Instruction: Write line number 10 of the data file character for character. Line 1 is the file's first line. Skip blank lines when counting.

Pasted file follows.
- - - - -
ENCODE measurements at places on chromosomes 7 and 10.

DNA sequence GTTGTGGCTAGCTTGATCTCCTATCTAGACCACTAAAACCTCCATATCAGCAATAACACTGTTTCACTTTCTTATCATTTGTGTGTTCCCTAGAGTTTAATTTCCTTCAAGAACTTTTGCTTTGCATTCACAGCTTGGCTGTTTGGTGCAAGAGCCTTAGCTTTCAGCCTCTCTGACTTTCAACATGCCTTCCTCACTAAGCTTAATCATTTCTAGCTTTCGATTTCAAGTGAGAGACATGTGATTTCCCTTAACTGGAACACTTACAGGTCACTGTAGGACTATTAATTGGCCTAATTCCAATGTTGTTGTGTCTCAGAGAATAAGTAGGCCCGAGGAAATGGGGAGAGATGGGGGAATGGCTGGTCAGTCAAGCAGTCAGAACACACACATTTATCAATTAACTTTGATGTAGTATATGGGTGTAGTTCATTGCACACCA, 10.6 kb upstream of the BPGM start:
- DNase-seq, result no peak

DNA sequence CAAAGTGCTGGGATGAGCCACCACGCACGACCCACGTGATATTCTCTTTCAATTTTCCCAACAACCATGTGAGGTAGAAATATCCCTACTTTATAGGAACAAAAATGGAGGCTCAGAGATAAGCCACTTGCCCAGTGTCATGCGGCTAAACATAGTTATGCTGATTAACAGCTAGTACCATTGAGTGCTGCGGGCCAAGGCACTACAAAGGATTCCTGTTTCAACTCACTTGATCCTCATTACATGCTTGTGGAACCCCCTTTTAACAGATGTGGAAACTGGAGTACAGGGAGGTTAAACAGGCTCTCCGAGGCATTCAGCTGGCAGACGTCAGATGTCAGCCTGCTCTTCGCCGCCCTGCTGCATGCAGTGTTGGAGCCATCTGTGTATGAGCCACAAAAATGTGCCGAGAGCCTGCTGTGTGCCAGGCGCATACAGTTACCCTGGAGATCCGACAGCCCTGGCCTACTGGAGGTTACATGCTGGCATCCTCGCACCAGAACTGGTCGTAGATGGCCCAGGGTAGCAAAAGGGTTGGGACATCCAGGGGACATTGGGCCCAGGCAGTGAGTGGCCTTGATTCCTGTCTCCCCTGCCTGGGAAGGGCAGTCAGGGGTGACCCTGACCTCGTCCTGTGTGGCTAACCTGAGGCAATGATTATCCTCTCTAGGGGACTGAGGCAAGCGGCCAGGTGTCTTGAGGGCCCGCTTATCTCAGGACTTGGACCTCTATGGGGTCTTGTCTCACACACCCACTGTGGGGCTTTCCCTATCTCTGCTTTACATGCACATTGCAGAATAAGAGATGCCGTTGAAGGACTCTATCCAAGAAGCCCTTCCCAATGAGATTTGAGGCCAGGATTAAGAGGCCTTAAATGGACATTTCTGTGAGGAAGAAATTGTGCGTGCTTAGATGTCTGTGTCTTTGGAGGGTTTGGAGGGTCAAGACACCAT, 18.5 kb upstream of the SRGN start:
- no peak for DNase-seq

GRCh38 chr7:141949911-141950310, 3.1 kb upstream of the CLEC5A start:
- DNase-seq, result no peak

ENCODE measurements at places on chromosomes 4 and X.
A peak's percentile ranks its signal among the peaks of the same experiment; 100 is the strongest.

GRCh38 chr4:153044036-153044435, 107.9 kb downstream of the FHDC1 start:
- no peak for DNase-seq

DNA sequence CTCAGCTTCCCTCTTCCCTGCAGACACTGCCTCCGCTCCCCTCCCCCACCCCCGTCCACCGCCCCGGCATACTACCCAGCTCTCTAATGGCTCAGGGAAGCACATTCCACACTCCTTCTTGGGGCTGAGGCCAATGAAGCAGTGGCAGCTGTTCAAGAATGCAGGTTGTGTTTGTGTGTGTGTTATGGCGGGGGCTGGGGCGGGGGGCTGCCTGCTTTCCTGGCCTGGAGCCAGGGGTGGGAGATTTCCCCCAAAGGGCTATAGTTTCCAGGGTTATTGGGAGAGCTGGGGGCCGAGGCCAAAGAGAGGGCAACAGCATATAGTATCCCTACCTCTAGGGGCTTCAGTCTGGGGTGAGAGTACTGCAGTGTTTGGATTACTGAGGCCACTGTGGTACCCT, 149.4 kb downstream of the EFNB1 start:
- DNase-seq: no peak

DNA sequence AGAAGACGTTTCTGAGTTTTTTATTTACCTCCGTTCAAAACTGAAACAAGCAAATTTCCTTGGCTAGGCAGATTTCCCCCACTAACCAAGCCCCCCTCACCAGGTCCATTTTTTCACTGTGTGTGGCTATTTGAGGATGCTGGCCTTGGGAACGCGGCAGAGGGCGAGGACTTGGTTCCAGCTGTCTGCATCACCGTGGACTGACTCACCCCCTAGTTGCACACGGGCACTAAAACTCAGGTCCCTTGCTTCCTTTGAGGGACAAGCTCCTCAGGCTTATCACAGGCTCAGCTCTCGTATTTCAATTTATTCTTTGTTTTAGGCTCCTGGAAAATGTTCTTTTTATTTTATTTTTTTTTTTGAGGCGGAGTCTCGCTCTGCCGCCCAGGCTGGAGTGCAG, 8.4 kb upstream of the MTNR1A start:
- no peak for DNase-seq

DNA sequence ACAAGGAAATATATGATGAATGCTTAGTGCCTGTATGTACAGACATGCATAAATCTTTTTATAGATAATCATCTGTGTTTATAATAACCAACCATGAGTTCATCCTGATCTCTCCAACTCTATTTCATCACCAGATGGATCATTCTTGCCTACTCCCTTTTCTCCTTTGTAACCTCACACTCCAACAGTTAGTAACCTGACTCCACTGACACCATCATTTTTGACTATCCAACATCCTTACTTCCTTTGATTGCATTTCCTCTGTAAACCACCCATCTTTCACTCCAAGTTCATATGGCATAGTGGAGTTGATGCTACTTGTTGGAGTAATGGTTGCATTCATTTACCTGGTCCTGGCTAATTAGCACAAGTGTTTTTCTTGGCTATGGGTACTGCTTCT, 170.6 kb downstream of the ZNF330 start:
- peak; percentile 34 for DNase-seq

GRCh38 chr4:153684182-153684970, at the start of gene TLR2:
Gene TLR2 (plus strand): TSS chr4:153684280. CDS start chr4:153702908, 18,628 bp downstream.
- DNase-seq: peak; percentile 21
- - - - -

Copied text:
GRCh38 chr4:153044036-153044435, 107.9 kb downstream of the FHDC1 start: